Polish krupnik staropolski is a traditional honey-spiced liqueur typically served during Wigilia, the Christmas Eve meal. Small glasses are passed around with hot, peppery krupnik, which will warm you up quickly. Family recipes may be passed down through the generations and vary widely, with up to 50 different spices.
To celebrate Michael’s half-Polish heritage, we’ve made a batch of Polish krupnik to share with his family at Christmas. Since this was our first time to make it, we went with a relatively simple recipe with a few common spices. Just warm the honey and spices, stir in hot water, then add the vodka and steep in a jar or pitcher.
- 1 cup (240 ml) honey
- 1-inch piece vanilla bean
- 3 whole cloves
- 1-inch piece cinnamon stick
- 2 whole allspice berries
- 1 slice fresh ginger
- 1-inch wide piece of lemon rind, white pith removed
- 6 peppercorns, mixed colors
- 1 cup (240 ml) boiling water
- 2 cups (480 ml) 100-proof vodka
- In the saucepan, combine the honey, vanilla bean, cloves, cinnamon stick, allspice, ginger, lemon rind, and peppercorns. Gradually bring to a gentle boil, stirring frequently, then simmer until the honey just begins to brown. Stir in the boiling water and bring back to a boil. Remove from the heat and cover, then let stand for 10 minutes.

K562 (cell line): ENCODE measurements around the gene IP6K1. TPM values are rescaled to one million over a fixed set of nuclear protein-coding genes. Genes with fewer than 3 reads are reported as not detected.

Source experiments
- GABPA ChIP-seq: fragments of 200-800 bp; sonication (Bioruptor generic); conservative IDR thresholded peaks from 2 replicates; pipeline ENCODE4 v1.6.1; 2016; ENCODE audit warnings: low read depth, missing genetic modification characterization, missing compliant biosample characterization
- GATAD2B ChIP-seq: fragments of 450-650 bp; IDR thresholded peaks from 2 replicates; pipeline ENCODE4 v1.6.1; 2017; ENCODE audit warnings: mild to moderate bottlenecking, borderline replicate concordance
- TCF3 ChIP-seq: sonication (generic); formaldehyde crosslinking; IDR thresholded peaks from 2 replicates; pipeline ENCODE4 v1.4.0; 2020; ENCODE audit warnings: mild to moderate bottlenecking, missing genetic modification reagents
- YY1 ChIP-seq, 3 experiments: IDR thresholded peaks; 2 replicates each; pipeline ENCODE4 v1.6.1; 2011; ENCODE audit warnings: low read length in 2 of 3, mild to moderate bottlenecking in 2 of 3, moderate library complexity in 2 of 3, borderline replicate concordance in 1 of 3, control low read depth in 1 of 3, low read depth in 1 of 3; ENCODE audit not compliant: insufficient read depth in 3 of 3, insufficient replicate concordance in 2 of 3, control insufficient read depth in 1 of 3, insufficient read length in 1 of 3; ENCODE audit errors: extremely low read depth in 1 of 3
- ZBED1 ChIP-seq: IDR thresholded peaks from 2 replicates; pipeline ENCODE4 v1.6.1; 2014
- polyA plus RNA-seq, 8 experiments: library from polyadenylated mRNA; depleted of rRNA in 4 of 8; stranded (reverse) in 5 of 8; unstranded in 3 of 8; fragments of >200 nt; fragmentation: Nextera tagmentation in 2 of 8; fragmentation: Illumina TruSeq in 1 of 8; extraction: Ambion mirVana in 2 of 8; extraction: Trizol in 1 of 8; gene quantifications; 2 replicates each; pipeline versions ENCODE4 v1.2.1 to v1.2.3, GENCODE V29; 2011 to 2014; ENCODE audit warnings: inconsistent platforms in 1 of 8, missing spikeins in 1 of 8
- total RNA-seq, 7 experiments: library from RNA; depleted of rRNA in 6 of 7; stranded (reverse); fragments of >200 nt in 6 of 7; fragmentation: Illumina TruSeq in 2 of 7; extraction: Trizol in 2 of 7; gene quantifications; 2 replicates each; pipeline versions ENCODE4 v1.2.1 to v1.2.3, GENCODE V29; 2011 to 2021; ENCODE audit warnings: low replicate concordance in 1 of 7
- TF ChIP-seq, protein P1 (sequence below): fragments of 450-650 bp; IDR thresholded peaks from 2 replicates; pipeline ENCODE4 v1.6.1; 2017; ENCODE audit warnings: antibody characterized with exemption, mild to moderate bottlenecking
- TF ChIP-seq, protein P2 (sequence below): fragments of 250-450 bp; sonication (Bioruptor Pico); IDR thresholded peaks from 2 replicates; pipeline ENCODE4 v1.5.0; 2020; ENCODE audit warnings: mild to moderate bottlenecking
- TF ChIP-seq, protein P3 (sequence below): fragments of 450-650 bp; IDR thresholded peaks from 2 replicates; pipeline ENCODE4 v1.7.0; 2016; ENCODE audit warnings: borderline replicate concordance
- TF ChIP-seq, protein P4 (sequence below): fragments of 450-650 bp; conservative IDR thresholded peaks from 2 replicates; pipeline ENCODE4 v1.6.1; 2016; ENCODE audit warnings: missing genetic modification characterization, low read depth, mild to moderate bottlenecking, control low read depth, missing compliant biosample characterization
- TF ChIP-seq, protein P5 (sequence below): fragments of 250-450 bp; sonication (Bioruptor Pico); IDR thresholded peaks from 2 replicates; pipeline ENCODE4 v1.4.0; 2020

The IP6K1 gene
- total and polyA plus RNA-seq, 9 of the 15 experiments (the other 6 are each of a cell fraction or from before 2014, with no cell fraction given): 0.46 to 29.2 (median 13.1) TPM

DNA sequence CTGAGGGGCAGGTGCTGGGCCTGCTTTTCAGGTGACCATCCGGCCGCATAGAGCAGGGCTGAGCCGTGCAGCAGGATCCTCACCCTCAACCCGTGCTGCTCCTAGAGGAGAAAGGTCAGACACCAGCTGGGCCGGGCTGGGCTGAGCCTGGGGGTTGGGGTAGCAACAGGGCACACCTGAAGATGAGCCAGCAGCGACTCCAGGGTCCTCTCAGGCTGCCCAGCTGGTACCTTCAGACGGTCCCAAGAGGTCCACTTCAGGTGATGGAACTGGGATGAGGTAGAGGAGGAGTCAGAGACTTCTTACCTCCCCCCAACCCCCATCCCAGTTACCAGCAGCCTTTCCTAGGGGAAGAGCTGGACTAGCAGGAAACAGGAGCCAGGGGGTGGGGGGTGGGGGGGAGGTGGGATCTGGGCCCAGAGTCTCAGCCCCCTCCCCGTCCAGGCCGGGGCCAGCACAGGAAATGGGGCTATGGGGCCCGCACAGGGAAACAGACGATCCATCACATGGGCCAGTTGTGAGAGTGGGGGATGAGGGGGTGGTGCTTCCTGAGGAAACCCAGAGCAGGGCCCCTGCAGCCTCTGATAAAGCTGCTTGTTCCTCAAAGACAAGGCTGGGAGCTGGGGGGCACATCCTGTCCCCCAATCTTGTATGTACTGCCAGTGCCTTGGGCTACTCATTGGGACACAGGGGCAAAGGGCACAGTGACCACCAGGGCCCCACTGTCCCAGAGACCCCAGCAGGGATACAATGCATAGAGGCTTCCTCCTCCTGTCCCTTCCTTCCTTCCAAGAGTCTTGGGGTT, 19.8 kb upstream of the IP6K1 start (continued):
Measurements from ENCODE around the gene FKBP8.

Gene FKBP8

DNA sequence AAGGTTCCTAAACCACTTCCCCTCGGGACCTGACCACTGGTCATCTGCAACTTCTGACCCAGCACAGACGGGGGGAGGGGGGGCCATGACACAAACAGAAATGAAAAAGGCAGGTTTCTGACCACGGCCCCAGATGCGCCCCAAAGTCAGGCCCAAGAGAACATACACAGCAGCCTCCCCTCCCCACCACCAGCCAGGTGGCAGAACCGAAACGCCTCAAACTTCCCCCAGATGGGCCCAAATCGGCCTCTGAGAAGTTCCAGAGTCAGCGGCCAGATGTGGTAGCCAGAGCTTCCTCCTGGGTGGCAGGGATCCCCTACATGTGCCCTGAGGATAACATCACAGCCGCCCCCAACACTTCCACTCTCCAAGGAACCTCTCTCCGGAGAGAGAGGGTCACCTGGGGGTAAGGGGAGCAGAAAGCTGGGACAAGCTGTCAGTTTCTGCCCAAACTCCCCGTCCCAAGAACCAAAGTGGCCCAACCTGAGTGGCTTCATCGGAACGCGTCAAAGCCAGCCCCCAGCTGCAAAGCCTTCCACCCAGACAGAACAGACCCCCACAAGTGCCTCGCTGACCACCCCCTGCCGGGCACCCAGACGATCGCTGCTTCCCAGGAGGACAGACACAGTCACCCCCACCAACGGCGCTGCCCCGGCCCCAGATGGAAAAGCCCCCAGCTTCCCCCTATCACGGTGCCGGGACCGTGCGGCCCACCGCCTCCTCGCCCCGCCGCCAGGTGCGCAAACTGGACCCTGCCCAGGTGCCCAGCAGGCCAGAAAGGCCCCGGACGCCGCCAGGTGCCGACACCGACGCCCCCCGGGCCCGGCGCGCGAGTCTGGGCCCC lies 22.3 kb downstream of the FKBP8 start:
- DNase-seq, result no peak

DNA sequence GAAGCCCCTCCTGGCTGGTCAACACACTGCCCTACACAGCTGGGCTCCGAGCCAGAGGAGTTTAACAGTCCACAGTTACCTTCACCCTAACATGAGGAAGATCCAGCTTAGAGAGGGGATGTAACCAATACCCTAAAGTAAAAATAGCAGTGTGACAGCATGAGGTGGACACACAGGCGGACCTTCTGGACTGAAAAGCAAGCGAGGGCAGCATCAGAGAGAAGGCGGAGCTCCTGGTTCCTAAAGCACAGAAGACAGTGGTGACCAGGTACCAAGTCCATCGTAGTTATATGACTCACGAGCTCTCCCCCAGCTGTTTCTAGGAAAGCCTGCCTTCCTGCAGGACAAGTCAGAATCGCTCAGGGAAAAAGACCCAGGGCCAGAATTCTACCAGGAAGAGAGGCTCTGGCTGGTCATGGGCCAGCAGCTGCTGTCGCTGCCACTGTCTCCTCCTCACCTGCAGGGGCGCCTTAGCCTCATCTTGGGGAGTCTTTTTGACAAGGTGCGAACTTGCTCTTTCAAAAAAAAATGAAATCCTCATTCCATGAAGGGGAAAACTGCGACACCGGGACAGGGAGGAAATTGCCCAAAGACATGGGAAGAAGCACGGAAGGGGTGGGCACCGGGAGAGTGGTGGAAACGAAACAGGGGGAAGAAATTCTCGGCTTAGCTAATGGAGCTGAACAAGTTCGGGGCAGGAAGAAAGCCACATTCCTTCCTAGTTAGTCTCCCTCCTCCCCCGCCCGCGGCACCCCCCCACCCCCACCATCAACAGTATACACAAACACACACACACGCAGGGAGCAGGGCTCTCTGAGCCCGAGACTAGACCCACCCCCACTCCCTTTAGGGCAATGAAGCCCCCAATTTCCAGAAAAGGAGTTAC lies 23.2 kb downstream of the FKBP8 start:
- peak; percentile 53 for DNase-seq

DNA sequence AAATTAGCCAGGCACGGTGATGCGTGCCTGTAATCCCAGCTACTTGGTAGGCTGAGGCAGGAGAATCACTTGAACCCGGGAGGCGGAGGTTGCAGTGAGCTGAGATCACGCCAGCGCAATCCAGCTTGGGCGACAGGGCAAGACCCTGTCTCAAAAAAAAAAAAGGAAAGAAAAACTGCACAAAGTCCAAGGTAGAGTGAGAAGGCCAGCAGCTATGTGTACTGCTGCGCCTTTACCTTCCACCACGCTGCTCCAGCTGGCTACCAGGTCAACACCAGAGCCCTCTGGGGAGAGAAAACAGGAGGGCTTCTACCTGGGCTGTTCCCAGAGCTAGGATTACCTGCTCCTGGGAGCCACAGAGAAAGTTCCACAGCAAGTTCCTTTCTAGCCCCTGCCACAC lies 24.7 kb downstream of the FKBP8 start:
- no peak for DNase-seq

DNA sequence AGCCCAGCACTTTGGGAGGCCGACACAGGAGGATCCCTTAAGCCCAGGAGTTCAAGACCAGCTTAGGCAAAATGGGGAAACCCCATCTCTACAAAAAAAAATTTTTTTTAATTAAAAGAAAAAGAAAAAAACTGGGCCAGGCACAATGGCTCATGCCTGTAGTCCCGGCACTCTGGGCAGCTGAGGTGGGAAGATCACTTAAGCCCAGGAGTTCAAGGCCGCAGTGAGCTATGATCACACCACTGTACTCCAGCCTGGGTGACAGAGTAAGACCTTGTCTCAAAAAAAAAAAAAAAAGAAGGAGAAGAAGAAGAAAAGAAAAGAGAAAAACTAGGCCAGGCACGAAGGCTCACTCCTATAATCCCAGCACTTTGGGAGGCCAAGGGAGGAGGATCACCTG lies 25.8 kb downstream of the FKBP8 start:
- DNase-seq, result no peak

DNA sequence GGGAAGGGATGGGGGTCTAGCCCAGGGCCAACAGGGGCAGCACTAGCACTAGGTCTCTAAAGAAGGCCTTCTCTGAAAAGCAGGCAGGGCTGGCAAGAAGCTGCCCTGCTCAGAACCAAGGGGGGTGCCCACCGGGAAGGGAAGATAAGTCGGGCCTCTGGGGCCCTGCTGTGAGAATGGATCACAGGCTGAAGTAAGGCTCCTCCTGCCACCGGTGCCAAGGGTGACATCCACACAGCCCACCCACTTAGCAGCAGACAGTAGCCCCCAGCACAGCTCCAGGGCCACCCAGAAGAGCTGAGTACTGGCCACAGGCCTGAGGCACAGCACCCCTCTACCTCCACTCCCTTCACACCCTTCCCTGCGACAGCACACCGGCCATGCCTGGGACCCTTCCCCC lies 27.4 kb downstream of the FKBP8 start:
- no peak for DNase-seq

- (Make sure the saucepan is away from the stove and any flames to prevent a fire.) Stir in the vodka until fully blended. Then you can return the saucepan to the heat for 1 to 2 minutes, just enough to warm. Serve warm in cordial or other small glasses. You can make it up to a week ahead and store in a covered jar in a cool, dark place.
cordial glasses or other small glasses
This recipe for Polish krupnik is a quick version which can be served the same day or allowed to rest for a few days before serving. We use 100-proof vodka, which works well and keeps the liqueur from being harsh. You can almost make a well-fermented batch using Polish vodka (spirytus), other high-proof vodka, or 190-proof grain alcohol such as Everclear. This version steeps in a cool dark place for up to a year, plenty of time for the flavors to fuse and the strong characteristics of the alcohol to mellow.
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[An original post from Andrea Meyers: making life delicious. All images and text copyrighted, All Rights Reserved.]
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